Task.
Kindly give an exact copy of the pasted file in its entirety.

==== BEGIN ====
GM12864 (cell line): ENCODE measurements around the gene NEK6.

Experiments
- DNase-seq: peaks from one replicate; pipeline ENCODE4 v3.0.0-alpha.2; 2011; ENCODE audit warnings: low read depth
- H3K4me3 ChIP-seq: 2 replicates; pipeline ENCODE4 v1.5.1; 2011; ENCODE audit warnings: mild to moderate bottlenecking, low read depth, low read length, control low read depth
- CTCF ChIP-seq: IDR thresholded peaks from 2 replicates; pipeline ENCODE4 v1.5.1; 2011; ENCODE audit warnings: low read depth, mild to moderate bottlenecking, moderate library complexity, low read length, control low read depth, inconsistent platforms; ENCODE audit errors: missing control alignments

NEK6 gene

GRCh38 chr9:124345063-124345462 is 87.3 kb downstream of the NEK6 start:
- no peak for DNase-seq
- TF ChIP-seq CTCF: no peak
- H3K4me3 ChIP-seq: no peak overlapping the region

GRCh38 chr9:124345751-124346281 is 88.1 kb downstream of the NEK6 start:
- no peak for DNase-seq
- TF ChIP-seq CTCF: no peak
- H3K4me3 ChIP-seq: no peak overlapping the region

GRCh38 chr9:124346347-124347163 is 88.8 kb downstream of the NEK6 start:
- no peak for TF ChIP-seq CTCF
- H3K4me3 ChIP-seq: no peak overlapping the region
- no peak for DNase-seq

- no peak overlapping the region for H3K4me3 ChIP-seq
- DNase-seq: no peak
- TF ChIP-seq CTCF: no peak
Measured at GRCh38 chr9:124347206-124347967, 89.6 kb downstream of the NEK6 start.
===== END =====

GM12864 (cell line): ENCODE measurements around the gene NEK6.

Experiments
- DNase-seq: peaks from one replicate; pipeline ENCODE4 v3.0.0-alpha.2; 2011; ENCODE audit warnings: low read depth
- H3K4me3 ChIP-seq: 2 replicates; pipeline ENCODE4 v1.5.1; 2011; ENCODE audit warnings: mild to moderate bottlenecking, low read depth, low read length, control low read depth
- CTCF ChIP-seq: IDR thresholded peaks from 2 replicates; pipeline ENCODE4 v1.5.1; 2011; ENCODE audit warnings: low read depth, mild to moderate bottlenecking, moderate library complexity, low read length, control low read depth, inconsistent platforms; ENCODE audit errors: missing control alignments

NEK6 gene

GRCh38 chr9:124345063-124345462 is 87.3 kb downstream of the NEK6 start:
- no peak for DNase-seq
- TF ChIP-seq CTCF: no peak
- H3K4me3 ChIP-seq: no peak overlapping the region

GRCh38 chr9:124345751-124346281 is 88.1 kb downstream of the NEK6 start:
- no peak for DNase-seq
- TF ChIP-seq CTCF: no peak
- H3K4me3 ChIP-seq: no peak overlapping the region

GRCh38 chr9:124346347-124347163 is 88.8 kb downstream of the NEK6 start:
- no peak for TF ChIP-seq CTCF
- H3K4me3 ChIP-seq: no peak overlapping the region
- no peak for DNase-seq

- no peak overlapping the region for H3K4me3 ChIP-seq
- DNase-seq: no peak
- TF ChIP-seq CTCF: no peak
Measured at GRCh38 chr9:124347206-124347967, 89.6 kb downstream of the NEK6 start.